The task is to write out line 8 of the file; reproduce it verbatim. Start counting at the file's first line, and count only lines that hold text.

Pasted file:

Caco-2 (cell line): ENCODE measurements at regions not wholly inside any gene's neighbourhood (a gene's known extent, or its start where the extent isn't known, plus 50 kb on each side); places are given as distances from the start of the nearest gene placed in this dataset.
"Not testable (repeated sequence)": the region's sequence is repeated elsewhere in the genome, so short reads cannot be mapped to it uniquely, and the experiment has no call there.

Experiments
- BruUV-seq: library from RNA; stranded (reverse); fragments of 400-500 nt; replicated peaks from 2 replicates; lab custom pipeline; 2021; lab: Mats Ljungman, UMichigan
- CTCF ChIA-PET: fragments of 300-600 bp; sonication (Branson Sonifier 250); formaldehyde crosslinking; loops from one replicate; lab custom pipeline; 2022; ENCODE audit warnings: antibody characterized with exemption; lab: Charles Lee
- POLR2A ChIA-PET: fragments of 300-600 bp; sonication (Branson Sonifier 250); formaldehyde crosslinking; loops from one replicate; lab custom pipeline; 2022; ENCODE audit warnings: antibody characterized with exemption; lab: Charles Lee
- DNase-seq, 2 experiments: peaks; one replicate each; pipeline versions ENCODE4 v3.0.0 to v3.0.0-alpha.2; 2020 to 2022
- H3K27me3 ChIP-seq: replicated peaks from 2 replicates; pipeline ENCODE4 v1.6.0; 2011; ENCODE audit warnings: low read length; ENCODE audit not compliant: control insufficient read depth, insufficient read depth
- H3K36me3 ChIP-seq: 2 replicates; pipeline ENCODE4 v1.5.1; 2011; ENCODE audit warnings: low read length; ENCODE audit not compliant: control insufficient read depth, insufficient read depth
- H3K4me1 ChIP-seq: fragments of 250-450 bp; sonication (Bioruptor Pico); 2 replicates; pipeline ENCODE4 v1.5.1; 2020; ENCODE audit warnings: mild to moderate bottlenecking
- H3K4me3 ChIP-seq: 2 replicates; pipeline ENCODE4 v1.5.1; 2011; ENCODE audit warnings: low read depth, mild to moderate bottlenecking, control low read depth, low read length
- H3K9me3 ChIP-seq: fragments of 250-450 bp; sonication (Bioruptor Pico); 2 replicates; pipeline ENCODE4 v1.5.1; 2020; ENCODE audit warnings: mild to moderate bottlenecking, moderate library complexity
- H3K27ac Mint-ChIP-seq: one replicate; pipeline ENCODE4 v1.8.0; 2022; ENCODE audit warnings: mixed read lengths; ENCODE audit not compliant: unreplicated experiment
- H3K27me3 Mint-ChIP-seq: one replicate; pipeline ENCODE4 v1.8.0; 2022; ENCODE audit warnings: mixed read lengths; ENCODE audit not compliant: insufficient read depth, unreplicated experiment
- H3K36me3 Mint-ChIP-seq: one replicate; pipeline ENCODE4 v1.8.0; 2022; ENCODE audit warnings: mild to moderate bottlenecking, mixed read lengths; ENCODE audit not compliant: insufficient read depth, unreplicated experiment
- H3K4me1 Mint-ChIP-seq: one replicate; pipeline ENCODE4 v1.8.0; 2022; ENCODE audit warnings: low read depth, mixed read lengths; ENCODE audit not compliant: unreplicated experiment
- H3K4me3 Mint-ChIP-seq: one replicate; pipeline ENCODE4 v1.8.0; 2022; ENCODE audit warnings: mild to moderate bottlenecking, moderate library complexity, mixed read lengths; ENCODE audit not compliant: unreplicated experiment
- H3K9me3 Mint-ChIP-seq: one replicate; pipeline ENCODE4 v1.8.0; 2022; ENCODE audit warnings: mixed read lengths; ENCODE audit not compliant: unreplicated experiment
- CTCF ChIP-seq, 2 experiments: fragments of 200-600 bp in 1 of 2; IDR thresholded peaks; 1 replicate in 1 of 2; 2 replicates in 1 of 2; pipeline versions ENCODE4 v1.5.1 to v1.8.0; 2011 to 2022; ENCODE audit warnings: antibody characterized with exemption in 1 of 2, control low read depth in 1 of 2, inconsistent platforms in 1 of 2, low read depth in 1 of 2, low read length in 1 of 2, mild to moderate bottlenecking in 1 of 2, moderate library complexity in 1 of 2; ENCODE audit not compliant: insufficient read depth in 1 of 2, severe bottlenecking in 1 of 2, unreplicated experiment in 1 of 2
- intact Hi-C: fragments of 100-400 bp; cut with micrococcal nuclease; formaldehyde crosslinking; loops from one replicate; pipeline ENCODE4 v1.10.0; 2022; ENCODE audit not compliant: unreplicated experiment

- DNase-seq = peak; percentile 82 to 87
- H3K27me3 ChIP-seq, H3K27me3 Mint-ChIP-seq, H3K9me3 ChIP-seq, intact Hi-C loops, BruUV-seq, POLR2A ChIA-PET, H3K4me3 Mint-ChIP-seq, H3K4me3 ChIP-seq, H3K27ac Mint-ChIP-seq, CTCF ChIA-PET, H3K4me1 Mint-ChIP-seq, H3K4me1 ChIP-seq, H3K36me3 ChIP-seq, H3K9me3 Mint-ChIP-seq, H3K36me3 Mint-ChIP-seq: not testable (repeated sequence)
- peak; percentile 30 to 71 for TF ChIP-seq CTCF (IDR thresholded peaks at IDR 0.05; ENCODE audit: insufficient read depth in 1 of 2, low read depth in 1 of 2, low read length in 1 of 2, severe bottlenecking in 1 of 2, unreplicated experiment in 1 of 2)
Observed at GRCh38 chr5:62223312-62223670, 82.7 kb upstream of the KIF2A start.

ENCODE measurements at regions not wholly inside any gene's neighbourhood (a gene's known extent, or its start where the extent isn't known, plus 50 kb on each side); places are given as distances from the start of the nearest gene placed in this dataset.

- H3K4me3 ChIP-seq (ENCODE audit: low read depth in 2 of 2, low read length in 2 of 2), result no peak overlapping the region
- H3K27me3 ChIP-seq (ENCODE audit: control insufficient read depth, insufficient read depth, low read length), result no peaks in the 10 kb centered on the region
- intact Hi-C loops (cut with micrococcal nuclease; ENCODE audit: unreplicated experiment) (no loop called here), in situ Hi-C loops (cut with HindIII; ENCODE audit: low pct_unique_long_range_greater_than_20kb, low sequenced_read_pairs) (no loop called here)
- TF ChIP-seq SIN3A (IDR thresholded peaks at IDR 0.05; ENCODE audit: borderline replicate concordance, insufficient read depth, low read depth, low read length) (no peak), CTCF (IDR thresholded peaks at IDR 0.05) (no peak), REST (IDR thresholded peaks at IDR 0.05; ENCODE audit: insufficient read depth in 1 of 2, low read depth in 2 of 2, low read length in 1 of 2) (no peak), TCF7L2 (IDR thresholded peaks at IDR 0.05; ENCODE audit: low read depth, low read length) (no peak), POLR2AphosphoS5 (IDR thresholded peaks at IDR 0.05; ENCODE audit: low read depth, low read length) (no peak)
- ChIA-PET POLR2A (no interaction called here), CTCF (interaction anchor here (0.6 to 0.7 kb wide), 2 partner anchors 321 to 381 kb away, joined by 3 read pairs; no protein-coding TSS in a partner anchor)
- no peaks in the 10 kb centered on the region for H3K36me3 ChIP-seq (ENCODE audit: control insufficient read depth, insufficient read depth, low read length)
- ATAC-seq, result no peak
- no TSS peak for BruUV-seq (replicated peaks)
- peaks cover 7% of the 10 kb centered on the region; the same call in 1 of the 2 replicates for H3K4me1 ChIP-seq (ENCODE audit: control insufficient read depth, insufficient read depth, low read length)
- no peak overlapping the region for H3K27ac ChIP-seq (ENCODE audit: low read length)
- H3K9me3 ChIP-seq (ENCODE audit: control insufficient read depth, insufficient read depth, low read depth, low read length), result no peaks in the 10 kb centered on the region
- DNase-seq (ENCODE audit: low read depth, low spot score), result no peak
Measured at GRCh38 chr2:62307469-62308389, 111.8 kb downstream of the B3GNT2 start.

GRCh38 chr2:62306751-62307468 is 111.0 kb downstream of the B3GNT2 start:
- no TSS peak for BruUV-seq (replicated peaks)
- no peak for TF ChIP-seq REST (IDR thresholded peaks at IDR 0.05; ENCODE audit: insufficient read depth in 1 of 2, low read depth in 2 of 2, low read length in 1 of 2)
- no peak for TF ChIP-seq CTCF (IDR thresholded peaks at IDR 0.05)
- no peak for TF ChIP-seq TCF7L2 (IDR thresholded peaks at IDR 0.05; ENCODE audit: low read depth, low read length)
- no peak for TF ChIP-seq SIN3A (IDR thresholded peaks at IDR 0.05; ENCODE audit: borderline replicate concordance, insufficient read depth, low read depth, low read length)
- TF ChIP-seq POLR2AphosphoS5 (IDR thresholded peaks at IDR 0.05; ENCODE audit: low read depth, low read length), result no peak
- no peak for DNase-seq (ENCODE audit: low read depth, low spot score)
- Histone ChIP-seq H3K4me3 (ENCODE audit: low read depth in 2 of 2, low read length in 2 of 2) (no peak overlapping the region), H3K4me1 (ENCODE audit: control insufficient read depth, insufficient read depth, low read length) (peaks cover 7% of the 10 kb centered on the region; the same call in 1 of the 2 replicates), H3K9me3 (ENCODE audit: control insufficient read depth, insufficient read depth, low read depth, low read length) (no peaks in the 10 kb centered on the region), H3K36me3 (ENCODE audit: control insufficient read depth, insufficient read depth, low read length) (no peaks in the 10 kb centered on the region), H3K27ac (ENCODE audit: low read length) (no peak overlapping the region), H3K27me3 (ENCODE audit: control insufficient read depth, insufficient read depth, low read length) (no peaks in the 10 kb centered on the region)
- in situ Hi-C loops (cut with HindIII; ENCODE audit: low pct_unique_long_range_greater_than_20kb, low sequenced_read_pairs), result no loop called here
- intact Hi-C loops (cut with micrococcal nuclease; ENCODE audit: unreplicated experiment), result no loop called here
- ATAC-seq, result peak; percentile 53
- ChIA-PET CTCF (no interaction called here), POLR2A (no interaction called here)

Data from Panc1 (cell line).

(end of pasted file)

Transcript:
- H3K27me3 ChIP-seq: replicated peaks from 2 replicates; pipeline ENCODE4 v1.6.0; 2011; ENCODE audit warnings: low read length; ENCODE audit not compliant: control insufficient read depth, insufficient read depth